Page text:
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Is there a good analysis of why visual programming languages still haven't taken off? We're still coding these days 'linearly' in a 80x25 text window; while the concepts we represent (data structures, algorithms) seem like they can be more intuitively represented visually.

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Did you mean Piet? stackoverflow.com/questions/110641/… :) –  Arnis L. Mar 16 '10 at 8:22
    
80x25 text window? That seems a bit old school. –  Mike Two Mar 16 '10 at 8:28
    
Visual? Heck, I'd rather be programming like this youtube.com/watch?v=02PadMd9vBI ... minus the electric shocks, preferably. –  skaffman Mar 16 '10 at 8:37
    
@skaffman Hitchhiker's beat them to it, or at least beat them at it - I believe it was in So Long, and Thanks for All the Fish when Prefect used the VR terminal. –  new123456 May 15 '11 at 2:44

5 Answers 5

up vote 2 down vote accepted

Two approaches to programming that aren't just simple text come to mind:

I think Structured Editing is pretty interesting, because it takes the 'braces with idententation' convention, which has proven really useful for keeping code organized, to its logical extreme. I think it could really be something, if someone were to make a brilliant (from a usability perspective) implementation of it.

The LabView approach, on the other hand, doesn't excite me so much. The visual idioms don't seem powerful and obvious enough, compared to text. I haven't used LabView much though, so it's probably better than I think.

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One of the most powerfull patents in LabVIEW is the representation of a for-loop. They studied quite some time (3 or 4 years if I recall correctly) on that little (but very important) feature. This shows how different you need to think when you convert from text to visual programming. –  Ton Plomp May 19 '10 at 21:26
    
It reminded me of a foreach loop in a way, because if I recall correctly, when the data wire containing a collection crosses the loop boundary, it transforms into a data wire that contains an element of the collection. –  Joren May 19 '10 at 22:16
    
If you were raised on process-flow programming (Fortran, C, Java, Basic, Cobol, Algol, etc.) it can take some time to grasp the mental shift needed to do data-flow (LabVIEW and other functional languages) programming properly. You have to stop thinking of a 'program' as a set of instructions and learn to view your input as some nebulous blob that has to be sculpted into the desired output blob. There are nuances to programming in LabVIEW that are much more similar to creating models in a 3-D CAD system than to 'writing a program'. –  oosterwal Feb 26 '11 at 21:14
    
The main thing I have trouble with is that nebulous input-output blobs don't really scale well as things get larger and more complex. –  Joren Feb 27 '11 at 19:29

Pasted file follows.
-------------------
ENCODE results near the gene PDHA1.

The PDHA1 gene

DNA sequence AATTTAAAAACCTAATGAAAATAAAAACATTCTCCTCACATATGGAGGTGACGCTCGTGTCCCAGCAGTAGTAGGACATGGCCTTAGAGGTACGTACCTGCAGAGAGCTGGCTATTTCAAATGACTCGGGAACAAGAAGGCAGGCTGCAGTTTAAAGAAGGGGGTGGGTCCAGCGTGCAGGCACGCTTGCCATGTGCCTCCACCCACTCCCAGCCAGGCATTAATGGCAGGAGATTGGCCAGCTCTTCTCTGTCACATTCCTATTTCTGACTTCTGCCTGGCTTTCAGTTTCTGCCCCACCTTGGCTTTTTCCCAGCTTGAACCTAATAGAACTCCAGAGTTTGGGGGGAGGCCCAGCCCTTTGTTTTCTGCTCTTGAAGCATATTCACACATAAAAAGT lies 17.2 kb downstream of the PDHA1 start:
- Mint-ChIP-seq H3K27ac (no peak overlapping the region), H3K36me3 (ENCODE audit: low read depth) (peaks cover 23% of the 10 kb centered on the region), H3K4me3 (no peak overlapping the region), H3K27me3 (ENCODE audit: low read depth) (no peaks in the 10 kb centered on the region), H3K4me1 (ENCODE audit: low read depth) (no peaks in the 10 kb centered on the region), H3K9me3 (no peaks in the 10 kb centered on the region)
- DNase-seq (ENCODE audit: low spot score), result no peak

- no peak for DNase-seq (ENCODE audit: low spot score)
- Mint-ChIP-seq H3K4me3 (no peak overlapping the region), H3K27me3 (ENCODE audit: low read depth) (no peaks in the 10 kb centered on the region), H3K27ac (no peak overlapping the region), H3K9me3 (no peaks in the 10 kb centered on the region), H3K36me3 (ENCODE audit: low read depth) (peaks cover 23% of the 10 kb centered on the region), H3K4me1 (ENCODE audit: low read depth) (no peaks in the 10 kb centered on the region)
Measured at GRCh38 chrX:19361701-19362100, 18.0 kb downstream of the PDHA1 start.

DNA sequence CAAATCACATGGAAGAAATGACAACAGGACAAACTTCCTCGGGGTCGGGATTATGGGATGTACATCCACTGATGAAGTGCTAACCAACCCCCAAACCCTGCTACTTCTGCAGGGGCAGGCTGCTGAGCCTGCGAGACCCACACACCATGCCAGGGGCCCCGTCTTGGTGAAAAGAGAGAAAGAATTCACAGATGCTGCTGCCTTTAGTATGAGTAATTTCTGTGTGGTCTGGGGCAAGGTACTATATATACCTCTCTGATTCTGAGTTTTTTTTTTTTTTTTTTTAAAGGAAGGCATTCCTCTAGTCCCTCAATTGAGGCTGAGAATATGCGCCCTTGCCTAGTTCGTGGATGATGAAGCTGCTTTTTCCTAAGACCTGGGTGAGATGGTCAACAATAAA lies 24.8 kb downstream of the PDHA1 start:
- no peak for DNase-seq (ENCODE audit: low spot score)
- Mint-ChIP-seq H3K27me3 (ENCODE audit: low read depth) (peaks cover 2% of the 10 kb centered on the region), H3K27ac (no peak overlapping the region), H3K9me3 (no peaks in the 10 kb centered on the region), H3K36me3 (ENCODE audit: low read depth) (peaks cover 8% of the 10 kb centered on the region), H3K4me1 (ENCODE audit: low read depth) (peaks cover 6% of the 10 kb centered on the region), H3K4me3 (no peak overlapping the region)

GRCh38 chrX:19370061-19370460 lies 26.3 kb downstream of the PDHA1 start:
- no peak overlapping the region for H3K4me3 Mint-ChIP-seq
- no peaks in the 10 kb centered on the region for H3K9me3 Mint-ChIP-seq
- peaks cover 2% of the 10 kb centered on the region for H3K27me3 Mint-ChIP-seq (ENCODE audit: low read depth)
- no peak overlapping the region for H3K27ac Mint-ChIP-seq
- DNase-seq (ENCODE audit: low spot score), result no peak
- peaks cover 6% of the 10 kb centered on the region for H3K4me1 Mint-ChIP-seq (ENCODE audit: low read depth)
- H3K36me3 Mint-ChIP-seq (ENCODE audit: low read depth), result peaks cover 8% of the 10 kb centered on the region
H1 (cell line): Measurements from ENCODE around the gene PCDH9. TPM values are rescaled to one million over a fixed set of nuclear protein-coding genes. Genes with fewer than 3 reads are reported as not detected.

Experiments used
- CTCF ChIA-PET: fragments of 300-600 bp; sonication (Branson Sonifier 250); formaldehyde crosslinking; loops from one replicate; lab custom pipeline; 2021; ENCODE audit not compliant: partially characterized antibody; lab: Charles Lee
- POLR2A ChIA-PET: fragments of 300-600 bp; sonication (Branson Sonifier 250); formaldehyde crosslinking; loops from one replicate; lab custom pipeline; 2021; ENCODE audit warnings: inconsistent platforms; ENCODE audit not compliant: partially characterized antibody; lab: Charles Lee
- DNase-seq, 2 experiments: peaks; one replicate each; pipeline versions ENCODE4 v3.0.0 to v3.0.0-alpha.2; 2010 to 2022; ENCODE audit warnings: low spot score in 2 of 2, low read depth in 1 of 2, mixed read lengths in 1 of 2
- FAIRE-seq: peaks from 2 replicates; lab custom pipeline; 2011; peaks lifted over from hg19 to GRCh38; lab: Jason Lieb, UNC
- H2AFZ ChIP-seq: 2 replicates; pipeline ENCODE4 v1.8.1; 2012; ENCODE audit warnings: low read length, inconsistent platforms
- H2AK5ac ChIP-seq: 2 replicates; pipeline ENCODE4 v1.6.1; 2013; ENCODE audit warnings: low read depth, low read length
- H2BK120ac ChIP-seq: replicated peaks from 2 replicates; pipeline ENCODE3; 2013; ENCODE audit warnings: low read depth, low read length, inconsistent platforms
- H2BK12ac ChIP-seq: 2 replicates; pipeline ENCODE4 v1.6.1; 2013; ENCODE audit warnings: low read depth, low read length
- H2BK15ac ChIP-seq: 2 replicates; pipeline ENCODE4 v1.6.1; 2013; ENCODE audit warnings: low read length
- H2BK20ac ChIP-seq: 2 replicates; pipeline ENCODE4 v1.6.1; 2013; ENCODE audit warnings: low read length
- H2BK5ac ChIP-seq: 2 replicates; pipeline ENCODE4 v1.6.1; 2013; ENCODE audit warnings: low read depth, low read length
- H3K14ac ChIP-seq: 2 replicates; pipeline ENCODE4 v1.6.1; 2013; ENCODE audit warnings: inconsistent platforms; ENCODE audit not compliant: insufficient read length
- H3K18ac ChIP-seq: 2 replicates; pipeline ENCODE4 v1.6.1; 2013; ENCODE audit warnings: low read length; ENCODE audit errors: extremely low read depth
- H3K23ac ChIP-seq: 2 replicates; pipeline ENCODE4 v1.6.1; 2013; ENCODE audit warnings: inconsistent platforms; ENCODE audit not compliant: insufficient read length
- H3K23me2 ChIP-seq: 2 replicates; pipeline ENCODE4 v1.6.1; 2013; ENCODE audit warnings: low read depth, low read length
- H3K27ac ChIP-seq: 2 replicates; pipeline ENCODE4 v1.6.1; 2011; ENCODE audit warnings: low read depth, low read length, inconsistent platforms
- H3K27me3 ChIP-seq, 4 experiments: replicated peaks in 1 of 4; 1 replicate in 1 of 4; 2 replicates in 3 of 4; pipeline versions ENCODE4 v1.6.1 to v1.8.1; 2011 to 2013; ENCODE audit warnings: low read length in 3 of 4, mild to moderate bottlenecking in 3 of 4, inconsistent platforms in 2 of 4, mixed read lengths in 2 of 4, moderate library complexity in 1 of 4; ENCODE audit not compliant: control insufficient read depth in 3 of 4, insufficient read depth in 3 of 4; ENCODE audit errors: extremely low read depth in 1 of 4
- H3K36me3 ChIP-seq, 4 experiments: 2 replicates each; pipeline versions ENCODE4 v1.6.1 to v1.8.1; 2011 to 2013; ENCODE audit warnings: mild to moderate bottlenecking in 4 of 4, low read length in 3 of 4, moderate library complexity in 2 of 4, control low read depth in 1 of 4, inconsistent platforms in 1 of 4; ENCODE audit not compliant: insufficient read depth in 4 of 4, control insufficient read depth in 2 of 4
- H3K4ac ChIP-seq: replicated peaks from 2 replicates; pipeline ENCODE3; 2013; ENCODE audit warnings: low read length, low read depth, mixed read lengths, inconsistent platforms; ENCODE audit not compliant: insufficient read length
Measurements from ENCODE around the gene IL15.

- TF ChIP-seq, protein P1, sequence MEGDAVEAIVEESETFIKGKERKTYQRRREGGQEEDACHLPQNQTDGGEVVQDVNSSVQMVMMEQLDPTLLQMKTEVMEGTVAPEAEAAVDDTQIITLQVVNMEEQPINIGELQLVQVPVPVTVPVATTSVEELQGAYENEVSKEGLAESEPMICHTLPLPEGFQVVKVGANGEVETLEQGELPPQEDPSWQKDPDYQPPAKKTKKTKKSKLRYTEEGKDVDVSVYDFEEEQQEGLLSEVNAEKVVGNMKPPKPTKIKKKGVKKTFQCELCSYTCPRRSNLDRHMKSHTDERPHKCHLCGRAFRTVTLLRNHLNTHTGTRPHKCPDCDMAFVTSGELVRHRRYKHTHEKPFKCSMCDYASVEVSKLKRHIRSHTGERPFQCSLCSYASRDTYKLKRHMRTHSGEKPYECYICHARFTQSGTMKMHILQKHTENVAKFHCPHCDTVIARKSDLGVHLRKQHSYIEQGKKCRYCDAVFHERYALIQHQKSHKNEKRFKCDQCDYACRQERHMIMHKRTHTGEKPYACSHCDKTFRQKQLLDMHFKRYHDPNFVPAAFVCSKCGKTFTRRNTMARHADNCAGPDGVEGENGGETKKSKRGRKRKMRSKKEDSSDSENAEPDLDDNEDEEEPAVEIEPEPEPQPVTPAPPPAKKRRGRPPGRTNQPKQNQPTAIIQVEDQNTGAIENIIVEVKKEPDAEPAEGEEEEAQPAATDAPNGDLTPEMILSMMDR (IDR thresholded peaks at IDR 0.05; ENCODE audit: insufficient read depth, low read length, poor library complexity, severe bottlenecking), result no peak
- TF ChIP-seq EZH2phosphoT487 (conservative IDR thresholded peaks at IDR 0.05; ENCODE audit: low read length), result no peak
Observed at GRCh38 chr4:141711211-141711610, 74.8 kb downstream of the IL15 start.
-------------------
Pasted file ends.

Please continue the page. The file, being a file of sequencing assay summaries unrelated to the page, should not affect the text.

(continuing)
Dont forget with VS 2010 (.NET 4), its now multi monitor supported, which mean you can now allow editors, designers and tool-windows to be moved outside the top-level window and positioned anywhere you want across to any monitor on your system.

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An 80x25 text window? Really? Not to compare sizes, but my text window is quite a bit bigger than that. But regardless of that, I personally can't imagine a visual programming language that would satisfy me. For technical information, text is far more information-dense than video. I would much rather skim an article about a technical subject than watch a video about that subject in five times as much time (seriously guys, knock it off with the videos already).

In a similar way, I would much rather spend a few seconds typing a few lines of code, than a few minutes dragging and dropping things around to accomplish the same thing. It's about conciseness, and expressiveness. Visual programming languages just don't have it, in my experience. Good for teaching fundamentals of programming? Sure. Alice is pretty neat. But not for day-to-day work.

On a somewhat-related note, Code Bubbles is an interesting take on improving the "80x25 text window".

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It's not the size of the text window that matters. It's the DPI. –  Mike Two Mar 16 '10 at 8:30

There is quite some mixing and matching.

For instance, people do use GUI editors like NetBeans Matisse or VS.Net because some things are easier to draw than to code. Some people use GUI data model editors: it's much easier, faster and (I would argue) produces a better result than writing DDL. Even when you write code, you have all sorts of graphical tools to help you understand what you're doing (the eclipse hierarchy view, for example).

On the other hand, we do still use similar text editors to the ones people used 30 years ago for a lot of our work. :) It's obvious that there is value to be had from both.

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simulink is part of matlab and works great for engineering problems

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This is really a comment, not an answer. With a bit more rep, you will be able to post comments. –  Jack Oct 26 '12 at 13:56

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